Detroit Tigers: AL Central off-season preview part 1

Members of the Minnesota Twins celebrate winning the American League Central Division title after a 5-1 win against the Detroit Tigers. (Photo by Gregory Shamus/Getty Images)
Members of the Minnesota Twins celebrate winning the American League Central Division title after a 5-1 win against the Detroit Tigers. (Photo by Gregory Shamus/Getty Images) /

The Detroit Tigers took a big step forward in 2021, finishing third in the AL Central, and winning 70+ games for the first time since 2016. Most of our off-season content here at MCB will focus on what the Tigers are doing to get better, or what we think they can do to get better.

But baseball doesn’t happen in a vacuum. The White Sox and Cleveland won more games than Detroit this year, and the Royals and Twins both finished within four games of the Tigers. The AL Central appears to be Chicago’s to lose, but right now it looks there will be five teams eager to compete next year.

Tigers fans seem unusually unified in their desires for the off-season and 2022: sign Carlos Correa (or another elite shortstop), grab a veteran starting pitcher or two (maybe Justin Verlander), find a catcher somewhere, bring up Riley Greene and Spencer Torkelson, and definitely don’t trade Casey Mize.

That does seem like a great way for the Tigers to become a real contender, but the other four clubs in the AL Central aren’t going to just stand pat. So, let’s look at their rosters and see if we can project their plans for 2022. We’ll start with a quick look back at the standings from this year:

The White Sox ran away with the AL Central, and they appear poised to control the division for the next few seasons. But let’s begin on the opposite side of the standings, with the Minnesota Twins.

AL Central Off-Season Preview: Minnesota Twins

AL Central
Twins DH Josh Donaldson is congratulated in the dugout. Denny Medley-USA TODAY Sports /

Season Recap: There may not have been a more disappointing team in baseball this year than the Minnesota Twins. PECOTA projections gave Minnesota a 61% chance to win the division, and suggested they would win 91 games. The Twins got off to a decent 5-2 start, but then lost 13 of their next 15 games, and they never really recovered. Minnesota’s offense had some key injuries, and free-agent shortstop Andrelton Simmons was one of the worst players in baseball, but their bats still ended up producing a sold season, with a top-10 wRC+ (101) and the 2nd most home runs (228) in the AL.

It was pitching that ruined Minnesota’s season. Their starting rotation finished the year with a 5.18 ERA, and their two main off-season additions, J.A. Happ and Matt Shoemaker, combined for a 6.95 ERA over 30 starts. The Twins were aggressive sellers at the deadline, sending Happ to the Cardinals, reliever Hansel Robles to Boston, slugger Nelson Cruz to Tampa, and José Berríos to Toronto. Minnesota landed some nice prospects in return, and they still have talent, so they appear to be reorganizing rather than rebuilding.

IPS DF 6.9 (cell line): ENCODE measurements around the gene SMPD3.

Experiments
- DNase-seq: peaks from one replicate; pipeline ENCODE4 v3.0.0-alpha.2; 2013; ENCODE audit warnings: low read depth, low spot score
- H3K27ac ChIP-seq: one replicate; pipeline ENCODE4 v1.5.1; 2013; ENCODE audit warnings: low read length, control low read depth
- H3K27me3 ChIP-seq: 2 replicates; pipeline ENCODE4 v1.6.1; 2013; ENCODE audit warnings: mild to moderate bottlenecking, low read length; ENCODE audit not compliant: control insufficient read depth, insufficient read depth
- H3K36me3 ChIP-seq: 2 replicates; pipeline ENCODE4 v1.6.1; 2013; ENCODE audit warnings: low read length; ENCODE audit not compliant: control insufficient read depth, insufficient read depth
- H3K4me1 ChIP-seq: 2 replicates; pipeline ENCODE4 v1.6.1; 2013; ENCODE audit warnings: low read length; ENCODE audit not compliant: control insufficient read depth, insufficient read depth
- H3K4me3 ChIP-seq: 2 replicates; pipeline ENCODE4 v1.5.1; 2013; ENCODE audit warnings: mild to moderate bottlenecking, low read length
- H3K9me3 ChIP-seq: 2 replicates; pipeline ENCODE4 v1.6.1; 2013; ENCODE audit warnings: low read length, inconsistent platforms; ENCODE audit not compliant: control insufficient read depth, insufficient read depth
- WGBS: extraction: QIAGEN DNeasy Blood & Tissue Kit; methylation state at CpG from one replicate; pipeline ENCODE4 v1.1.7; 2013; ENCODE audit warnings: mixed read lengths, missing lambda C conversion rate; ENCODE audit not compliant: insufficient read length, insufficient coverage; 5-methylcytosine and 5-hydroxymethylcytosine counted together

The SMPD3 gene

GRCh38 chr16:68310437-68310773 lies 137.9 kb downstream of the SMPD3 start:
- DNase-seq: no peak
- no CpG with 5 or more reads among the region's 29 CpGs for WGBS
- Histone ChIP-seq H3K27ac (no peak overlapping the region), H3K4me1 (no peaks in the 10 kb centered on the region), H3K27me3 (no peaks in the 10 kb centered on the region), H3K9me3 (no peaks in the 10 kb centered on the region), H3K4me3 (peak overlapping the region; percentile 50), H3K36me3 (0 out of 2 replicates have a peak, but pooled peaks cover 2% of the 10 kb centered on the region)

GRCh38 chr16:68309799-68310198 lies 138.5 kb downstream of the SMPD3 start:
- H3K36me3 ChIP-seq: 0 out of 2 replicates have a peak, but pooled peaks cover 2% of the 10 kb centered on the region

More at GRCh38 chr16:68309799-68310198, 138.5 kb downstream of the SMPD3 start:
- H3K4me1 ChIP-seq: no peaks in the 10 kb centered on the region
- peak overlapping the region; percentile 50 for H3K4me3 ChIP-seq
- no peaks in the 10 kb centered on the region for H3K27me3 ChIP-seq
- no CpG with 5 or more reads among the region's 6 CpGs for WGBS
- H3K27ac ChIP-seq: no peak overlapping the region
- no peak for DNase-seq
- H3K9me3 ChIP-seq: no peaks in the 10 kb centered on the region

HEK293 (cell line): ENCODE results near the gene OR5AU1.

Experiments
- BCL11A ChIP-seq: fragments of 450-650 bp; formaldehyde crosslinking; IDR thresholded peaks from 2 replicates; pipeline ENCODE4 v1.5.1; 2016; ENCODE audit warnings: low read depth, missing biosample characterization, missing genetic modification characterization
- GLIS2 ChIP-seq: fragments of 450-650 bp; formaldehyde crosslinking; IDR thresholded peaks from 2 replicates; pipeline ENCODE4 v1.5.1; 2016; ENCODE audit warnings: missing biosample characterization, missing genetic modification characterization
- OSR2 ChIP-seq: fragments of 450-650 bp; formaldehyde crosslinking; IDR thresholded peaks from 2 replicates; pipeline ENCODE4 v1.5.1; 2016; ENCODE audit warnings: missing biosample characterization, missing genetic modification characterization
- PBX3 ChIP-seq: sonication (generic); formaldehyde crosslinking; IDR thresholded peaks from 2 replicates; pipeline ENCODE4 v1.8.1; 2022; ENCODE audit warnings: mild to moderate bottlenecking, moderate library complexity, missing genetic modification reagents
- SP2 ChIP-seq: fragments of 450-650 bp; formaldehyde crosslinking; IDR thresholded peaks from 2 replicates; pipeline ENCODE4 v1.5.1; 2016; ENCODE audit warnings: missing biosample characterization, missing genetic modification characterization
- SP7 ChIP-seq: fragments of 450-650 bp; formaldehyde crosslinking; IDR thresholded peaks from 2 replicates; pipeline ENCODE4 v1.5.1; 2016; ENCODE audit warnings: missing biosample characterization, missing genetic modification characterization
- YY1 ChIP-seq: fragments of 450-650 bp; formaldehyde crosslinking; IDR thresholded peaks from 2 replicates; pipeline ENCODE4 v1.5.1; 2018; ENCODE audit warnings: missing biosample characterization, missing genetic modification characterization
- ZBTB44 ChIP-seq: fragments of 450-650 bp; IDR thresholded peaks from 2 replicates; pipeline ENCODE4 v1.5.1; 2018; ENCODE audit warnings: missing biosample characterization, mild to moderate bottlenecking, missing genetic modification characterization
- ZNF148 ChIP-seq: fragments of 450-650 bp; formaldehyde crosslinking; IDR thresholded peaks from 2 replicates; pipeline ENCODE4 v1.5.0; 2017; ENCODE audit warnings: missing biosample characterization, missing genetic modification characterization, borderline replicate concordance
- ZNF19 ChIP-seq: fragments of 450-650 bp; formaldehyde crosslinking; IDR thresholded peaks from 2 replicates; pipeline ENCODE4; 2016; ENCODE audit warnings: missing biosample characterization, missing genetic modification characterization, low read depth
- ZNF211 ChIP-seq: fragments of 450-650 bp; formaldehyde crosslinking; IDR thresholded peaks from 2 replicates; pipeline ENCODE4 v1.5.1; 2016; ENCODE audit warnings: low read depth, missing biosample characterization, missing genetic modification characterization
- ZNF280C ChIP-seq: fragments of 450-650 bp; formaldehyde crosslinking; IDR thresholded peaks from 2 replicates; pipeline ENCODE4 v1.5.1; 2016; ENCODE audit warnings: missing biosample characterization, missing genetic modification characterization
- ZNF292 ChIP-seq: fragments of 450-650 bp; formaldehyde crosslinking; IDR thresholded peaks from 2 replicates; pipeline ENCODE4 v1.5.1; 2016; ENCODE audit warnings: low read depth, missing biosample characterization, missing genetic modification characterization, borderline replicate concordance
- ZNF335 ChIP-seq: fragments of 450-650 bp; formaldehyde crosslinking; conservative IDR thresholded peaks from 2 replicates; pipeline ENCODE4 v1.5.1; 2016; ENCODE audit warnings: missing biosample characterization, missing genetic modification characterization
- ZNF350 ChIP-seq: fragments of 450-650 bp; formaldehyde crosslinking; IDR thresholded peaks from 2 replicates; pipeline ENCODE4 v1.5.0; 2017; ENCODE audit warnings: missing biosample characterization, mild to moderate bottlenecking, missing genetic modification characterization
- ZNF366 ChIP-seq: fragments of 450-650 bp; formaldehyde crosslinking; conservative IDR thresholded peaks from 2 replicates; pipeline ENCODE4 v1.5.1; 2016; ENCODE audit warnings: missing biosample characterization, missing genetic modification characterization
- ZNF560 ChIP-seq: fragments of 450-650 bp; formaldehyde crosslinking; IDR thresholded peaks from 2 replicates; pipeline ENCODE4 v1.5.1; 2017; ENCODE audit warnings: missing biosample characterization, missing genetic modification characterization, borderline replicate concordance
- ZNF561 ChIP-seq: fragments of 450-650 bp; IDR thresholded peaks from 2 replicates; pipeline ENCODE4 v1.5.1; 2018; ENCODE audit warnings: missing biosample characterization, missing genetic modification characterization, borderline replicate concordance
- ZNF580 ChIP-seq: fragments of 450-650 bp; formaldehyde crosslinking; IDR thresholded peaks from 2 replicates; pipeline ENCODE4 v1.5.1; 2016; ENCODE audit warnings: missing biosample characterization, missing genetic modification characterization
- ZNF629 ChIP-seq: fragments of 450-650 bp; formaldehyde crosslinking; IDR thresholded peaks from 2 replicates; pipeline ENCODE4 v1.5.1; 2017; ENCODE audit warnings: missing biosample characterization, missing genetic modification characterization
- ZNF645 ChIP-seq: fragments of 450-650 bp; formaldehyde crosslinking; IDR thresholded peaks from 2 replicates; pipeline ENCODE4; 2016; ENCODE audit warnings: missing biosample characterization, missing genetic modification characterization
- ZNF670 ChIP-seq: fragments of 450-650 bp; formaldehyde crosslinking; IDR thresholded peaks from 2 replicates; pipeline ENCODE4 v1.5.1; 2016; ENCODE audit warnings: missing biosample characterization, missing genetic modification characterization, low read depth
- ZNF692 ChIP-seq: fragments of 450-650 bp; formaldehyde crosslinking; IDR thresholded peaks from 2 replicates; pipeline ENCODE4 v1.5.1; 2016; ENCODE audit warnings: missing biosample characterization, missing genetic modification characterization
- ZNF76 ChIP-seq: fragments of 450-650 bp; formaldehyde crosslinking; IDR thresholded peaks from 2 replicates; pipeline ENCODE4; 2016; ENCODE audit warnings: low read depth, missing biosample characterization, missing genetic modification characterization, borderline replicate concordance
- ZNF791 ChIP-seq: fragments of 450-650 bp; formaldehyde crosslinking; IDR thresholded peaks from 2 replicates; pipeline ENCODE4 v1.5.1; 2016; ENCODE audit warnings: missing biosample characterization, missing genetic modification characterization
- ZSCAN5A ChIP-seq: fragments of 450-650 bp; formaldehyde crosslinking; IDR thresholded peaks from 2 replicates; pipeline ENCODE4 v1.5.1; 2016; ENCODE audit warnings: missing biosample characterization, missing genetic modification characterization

Key Departures: Right-handed starter Michael Pineda is the only real loss here, though Simmons is also leaving. It will be interesting to see if Minnesota seeks to trade some of their veterans, like Josh Donaldson, Max Kepler, Kenta Maeda, and Miguel Sanó, or if they look to move any 2023 free agents. Left-handed pitcher Taylor Rogers has been one of the best relievers in baseball over the past four seasons, while center fielder Byron Buxton is spectacularly talented, but seemingly incapable of staying healthy. Buxton turned down an extension, so he could be on the move soon.

Young Talent: Starter Bailey Ober (12th round, 2017) was quietly one of the more consistent rookie pitchers in the America League last year, and trade acquisition Joe Ryan looked very impressive in limited duty. Minnesota has a pair of talented young corner bats in Alex Kirilloff and Trevor Larnach, and 23-year-old infielder Jose Miranda hit .344 with 30 home runs between Double-A and Triple-A this season. The Twins may also get contributions from 2017 first overall pick Royce Lewis, or OF Austin Martin and RHP Simeon Woods-Richardson, who both came over in the Berrios deal.

Needs: SP, RP, 2B/SS

Minnesota’s needs could change quite a bit if they trade more of their veterans, but right now they appear to have decent in-house options on offense. The Twins had the second highest payroll in the AL Central this season, and if they want to stay in that general range (roughly $140 million) they can spend about $35 million this off-season.

The Twins tend to play in the shallow end of the free agency pool, particularly when it comes to pitching, so it seems unlikely they will target one of the top starters. But, they seem like a strong fit for pitchers like Alex Wood, Anthony DeSclafani, or Steven Matz. The Detroit Tigers may be looking at the same group of arms, so things could get interesting.

From the outside it seems like Minnesota’s best path back to contention is to add a pair of mid-tier starters, but, if the Twins add one lower-tier starter and a solid reliever, like Brad Boxberger, they could theoretically still go after one of the big free-agent shortstops. Carlos Correa and Corey Seager are probably off limits, but Javier Báez, Marcus Semien, and Trevor Story could be possibilities.

The Minnesota Twins had a terrible year, but they aren’t in bad shape as an organization. With a few solid signings and healthy, productive seasons from their young players, they could easily make a run for the Wild Card in 2022.

The Detroit Tigers dream lineup for opening day 2022. dark. Next